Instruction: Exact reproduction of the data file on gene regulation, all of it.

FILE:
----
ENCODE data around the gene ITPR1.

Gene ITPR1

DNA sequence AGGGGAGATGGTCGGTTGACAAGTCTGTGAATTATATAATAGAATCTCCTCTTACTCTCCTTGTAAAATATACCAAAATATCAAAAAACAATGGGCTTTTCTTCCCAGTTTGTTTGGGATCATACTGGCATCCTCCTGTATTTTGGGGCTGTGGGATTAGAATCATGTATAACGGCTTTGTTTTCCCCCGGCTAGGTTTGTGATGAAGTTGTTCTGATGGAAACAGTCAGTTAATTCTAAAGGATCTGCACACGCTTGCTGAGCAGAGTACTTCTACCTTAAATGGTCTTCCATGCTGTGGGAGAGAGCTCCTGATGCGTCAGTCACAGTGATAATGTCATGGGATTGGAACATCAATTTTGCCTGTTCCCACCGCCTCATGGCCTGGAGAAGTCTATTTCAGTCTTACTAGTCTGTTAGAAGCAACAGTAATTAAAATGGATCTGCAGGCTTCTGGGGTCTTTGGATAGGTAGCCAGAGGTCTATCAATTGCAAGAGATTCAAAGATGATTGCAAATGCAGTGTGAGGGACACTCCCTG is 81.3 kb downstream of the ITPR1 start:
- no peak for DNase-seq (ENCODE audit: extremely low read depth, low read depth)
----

ENCODE data around the gene ITPR1.

Gene ITPR1

DNA sequence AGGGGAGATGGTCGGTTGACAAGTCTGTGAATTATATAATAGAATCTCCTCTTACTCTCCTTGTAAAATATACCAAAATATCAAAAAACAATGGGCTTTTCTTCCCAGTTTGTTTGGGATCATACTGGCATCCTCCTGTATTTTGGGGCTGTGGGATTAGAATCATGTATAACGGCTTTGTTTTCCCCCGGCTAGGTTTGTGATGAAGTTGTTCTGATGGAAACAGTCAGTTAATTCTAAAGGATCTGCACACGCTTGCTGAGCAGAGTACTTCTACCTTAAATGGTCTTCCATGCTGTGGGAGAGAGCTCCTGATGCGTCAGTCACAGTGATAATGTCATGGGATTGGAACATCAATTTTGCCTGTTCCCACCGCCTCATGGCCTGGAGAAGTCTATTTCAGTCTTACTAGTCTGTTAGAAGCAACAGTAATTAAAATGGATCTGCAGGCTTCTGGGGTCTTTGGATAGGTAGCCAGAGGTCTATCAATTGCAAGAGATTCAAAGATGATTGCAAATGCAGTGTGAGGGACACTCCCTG is 81.3 kb downstream of the ITPR1 start:
- no peak for DNase-seq (ENCODE audit: extremely low read depth, low read depth)